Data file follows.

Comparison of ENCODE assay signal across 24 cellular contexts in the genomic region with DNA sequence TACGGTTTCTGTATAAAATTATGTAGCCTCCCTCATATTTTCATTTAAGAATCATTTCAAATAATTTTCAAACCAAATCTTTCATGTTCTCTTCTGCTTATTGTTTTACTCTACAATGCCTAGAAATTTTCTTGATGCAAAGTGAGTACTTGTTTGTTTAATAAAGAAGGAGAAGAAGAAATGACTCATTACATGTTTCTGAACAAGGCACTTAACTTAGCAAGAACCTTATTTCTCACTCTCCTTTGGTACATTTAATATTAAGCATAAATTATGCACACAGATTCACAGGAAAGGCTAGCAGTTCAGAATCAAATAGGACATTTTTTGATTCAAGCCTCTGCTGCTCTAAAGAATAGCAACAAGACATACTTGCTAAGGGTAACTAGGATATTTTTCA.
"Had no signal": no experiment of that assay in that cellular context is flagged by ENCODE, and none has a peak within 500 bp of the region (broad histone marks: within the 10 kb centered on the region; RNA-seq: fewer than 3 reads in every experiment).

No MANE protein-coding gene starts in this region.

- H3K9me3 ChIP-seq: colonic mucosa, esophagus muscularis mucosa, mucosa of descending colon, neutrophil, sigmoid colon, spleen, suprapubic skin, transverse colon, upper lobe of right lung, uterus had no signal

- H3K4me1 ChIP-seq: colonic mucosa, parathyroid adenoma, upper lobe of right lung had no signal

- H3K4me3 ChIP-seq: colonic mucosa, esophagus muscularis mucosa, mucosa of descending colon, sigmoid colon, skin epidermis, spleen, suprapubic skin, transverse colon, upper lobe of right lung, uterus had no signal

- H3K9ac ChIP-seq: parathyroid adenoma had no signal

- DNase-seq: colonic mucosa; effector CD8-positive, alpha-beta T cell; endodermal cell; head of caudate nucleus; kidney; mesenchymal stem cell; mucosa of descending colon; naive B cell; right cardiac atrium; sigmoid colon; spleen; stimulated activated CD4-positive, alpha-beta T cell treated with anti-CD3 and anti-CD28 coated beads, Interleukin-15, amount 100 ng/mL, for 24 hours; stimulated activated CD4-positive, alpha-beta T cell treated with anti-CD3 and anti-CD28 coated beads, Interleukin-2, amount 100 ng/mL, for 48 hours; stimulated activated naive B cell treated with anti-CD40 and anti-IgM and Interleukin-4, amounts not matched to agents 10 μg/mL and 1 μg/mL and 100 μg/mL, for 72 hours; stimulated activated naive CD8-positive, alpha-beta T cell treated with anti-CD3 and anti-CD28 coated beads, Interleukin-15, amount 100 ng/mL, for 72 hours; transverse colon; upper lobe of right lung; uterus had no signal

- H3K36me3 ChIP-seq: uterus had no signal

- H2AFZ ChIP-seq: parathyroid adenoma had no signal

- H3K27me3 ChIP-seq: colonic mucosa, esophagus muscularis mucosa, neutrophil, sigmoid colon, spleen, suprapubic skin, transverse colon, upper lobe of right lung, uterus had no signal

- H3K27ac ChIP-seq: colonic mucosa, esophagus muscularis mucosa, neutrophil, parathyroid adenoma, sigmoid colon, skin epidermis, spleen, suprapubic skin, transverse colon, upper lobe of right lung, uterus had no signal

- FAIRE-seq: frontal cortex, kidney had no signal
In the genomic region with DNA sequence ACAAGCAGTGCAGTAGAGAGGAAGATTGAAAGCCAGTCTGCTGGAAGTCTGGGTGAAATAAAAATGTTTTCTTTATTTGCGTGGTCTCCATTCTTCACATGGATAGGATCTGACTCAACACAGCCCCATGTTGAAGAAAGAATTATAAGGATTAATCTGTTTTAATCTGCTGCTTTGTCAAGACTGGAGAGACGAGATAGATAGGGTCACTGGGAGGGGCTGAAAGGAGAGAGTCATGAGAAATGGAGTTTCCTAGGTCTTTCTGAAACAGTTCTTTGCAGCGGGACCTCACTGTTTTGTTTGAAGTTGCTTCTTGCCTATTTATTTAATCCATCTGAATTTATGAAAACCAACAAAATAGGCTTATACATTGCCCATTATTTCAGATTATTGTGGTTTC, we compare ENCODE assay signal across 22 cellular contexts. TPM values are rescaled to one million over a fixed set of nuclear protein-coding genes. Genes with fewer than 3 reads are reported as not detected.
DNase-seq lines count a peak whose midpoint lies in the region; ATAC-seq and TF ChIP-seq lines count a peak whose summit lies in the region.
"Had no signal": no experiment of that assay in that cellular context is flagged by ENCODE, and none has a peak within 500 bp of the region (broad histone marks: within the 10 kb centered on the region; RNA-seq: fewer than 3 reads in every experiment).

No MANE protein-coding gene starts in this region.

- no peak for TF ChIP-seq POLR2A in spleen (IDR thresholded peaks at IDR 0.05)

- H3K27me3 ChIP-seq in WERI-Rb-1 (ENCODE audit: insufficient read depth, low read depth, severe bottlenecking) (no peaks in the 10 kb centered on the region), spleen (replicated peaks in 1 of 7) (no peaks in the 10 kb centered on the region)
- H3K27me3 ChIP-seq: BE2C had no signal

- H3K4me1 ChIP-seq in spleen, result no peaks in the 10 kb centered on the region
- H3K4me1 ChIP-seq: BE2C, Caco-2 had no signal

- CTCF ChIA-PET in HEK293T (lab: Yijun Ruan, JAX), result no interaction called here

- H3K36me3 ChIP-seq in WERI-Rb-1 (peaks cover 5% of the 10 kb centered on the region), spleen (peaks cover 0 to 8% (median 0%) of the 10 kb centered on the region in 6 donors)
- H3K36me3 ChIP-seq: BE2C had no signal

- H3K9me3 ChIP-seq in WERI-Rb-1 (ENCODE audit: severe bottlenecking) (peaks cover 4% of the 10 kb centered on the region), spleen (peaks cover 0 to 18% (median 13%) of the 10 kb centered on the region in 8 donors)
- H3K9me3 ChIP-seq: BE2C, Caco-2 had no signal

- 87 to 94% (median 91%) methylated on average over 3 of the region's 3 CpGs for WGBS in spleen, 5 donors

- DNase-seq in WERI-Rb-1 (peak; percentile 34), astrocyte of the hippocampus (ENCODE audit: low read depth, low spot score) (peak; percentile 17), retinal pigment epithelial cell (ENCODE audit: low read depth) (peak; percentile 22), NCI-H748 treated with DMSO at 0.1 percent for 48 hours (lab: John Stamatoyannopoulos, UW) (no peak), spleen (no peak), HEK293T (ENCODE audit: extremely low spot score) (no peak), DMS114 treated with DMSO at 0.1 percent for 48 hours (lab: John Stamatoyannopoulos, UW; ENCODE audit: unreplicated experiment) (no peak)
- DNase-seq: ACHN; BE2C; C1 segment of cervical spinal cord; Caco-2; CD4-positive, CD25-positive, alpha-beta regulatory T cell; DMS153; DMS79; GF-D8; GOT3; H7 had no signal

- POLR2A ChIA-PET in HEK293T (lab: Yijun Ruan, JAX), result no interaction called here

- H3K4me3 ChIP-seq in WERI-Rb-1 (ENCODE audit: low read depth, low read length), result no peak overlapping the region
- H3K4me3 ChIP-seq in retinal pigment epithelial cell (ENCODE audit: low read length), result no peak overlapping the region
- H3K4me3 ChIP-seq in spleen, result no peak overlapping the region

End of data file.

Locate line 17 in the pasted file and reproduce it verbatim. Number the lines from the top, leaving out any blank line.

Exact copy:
No MANE protein-coding gene starts in this region.